Kinneret Water Level Hits 97-Year Low

View of the Kinneret as seen from Mitzpeh Ofir in the Golan Heights. (Gershon Elinson/Flash90)

The rainy season is long gone, and even the snow has melted — so whatever water the Kinneret currently has is as much as it is going to have through at least November. On Sunday, the Water Authority said that the current level of the lake is lower than it has been in almost a century.

The Kinneret is suffering from a water deficit of some 10 million cubic liters, more than at any time since 1920. The lake now stands at 12 centimeters below the “red line,” the maximum amount it can hold. The Authority said that the situation this summer is similar to that in 2014, when a lack of water halted all water pumping from the lake altogether.

The rainy season this year was far from a stellar one. Rainfall was only average in the center of the country, but in some areas of the north it was significantly less than hoped for. In fact, according to the Water Authority, this was the fourth year in a row of below-average rainfall in northern Israel — and another year of generally un-wet weather could endanger the Kinneret.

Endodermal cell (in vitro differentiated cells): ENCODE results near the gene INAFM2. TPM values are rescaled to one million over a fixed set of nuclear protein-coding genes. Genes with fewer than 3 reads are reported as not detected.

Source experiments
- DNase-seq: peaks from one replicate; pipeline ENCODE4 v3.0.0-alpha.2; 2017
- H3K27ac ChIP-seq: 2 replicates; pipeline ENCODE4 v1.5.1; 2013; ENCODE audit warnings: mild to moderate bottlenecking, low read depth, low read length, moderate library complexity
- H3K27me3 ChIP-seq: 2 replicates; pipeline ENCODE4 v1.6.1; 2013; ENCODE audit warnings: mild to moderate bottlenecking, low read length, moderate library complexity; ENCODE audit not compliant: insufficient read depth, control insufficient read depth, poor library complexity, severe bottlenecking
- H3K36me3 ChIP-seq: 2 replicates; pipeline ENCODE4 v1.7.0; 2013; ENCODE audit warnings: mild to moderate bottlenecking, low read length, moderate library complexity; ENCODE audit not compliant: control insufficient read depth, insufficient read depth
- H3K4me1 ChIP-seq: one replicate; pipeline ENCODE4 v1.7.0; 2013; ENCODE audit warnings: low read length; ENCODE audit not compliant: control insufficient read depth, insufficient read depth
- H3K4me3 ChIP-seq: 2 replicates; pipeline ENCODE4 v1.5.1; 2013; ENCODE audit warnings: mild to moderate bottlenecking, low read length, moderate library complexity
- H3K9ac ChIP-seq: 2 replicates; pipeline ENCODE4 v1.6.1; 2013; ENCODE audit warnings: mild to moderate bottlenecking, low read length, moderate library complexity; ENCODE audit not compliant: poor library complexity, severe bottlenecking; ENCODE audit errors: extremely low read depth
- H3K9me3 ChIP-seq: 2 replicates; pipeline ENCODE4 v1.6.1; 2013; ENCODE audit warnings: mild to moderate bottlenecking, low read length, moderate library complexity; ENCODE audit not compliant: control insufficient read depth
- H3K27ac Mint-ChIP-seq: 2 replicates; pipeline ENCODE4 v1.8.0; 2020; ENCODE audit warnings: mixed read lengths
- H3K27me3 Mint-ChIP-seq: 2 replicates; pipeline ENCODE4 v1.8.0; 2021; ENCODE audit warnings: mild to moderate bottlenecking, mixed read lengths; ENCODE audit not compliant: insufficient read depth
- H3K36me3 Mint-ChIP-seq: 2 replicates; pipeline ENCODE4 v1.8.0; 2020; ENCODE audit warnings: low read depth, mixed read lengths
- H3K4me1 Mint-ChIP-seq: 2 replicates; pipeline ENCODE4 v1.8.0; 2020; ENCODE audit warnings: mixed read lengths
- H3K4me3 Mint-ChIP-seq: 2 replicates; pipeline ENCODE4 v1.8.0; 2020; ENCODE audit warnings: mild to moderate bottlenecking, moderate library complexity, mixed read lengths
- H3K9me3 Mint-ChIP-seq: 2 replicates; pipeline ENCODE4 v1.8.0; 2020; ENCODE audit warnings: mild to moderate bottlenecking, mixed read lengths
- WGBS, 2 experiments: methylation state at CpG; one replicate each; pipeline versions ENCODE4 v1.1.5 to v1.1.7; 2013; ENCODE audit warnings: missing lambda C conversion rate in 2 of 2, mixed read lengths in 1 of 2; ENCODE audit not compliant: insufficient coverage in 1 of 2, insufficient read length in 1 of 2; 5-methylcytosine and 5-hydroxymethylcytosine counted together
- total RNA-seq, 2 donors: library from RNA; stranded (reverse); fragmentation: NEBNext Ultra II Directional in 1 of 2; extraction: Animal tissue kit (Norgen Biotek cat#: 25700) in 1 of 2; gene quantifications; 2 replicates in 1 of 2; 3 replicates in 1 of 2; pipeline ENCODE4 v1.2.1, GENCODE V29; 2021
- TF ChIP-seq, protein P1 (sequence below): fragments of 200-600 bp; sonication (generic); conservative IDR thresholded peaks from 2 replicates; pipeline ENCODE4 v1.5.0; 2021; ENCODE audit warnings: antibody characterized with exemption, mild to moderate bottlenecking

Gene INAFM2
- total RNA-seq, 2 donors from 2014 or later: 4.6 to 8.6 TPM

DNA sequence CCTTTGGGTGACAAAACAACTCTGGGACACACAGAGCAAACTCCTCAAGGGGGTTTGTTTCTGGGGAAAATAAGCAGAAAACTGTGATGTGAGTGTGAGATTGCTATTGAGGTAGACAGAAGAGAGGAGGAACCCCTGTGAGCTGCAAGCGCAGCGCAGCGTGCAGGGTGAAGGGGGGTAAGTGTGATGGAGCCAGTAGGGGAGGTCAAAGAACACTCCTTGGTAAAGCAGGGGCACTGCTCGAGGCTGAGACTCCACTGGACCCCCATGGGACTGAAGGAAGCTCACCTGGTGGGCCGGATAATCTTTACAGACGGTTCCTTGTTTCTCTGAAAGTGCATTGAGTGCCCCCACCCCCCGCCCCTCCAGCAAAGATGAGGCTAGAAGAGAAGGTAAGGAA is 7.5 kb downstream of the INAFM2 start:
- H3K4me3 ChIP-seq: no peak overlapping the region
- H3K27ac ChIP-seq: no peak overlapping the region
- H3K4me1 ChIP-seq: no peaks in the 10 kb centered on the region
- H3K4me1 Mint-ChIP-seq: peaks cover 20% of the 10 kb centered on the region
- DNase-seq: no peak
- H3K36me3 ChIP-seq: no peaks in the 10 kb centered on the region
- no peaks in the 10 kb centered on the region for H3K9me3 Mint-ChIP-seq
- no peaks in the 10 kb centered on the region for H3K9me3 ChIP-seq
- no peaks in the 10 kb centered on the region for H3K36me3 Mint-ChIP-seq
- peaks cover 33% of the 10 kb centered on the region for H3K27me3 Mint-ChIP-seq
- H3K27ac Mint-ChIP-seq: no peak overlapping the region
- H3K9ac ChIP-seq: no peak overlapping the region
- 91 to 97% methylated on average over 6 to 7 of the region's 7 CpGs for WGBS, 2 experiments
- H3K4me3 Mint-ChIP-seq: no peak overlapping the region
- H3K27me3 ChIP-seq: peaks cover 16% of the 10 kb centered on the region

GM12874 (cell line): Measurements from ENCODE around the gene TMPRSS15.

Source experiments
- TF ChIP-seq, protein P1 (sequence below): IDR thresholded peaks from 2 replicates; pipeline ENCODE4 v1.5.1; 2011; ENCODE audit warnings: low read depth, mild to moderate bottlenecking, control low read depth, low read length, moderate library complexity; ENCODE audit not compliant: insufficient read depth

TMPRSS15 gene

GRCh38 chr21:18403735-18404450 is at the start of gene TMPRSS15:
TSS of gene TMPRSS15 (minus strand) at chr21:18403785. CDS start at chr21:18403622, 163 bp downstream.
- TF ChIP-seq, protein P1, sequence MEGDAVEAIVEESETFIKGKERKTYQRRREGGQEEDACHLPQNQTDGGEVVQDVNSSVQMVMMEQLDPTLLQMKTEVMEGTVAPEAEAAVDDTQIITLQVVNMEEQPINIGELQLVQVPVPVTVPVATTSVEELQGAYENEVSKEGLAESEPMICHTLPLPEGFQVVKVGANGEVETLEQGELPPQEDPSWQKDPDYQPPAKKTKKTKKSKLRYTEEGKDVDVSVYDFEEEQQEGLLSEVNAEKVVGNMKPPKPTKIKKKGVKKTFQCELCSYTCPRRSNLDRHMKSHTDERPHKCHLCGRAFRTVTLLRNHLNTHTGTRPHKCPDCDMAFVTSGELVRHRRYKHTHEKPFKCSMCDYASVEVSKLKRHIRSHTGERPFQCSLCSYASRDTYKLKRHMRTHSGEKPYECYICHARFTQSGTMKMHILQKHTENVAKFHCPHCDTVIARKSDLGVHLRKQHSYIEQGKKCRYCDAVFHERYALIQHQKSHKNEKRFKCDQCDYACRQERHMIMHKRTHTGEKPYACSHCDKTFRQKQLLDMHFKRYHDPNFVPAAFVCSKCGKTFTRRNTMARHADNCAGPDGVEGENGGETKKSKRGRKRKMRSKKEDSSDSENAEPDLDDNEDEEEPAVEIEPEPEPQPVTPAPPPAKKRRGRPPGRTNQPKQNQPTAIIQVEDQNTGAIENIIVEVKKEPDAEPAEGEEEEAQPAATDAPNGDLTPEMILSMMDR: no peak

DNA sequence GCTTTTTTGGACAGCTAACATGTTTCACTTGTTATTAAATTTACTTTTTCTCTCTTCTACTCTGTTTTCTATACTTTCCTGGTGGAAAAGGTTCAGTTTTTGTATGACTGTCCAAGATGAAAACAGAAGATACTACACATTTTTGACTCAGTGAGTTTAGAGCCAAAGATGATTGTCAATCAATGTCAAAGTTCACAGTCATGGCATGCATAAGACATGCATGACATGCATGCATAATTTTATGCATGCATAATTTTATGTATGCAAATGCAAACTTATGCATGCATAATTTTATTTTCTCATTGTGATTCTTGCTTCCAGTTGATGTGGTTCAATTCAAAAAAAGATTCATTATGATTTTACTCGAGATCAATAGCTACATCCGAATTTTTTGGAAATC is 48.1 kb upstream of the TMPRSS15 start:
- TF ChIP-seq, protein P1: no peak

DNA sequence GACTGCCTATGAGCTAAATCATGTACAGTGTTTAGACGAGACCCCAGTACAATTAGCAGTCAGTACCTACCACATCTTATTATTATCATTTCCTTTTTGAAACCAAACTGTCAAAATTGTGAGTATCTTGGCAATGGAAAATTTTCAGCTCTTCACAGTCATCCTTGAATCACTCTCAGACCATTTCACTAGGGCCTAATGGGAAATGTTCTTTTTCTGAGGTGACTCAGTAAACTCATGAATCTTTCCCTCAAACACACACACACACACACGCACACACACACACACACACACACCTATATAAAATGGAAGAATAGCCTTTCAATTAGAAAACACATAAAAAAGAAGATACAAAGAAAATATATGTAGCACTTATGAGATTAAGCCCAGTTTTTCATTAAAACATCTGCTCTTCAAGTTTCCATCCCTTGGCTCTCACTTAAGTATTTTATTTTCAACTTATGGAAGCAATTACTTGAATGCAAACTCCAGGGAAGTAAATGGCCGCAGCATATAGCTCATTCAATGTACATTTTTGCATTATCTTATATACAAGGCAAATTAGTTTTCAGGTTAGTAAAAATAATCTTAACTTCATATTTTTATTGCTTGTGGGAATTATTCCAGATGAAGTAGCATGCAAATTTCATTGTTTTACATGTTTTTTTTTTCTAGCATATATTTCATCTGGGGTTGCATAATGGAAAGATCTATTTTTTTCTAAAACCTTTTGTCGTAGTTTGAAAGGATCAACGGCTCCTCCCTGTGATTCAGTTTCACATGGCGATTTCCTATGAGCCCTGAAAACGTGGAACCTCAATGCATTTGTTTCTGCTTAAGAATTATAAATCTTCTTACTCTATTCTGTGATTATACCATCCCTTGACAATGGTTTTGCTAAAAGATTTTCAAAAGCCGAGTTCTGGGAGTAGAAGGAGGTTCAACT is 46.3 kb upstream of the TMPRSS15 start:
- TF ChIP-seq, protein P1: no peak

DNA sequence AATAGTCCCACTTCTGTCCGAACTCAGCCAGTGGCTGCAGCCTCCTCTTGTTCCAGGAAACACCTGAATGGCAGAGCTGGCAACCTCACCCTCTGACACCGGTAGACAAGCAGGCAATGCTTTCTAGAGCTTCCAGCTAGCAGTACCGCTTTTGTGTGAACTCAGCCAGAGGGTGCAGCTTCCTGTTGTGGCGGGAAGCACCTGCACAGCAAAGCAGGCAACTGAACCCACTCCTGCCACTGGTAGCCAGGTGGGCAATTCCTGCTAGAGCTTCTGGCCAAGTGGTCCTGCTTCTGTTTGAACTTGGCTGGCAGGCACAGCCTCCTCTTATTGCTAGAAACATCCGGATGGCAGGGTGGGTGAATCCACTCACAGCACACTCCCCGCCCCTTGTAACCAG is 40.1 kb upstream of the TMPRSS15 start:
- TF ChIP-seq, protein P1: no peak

“Except for December, which was quite stormy, this has not been an exceptional year,” the Authority said. “The beginning of the season, in October and November, was nearly totally dry, with the Kinneret and other water sources undergoing evaporation that led to an increased demand for water by farmers and in cities, more than in recent years.” January was not a particularly wet month, while “February broke records for dryness in the north,” leading to another spike in the demand for water.


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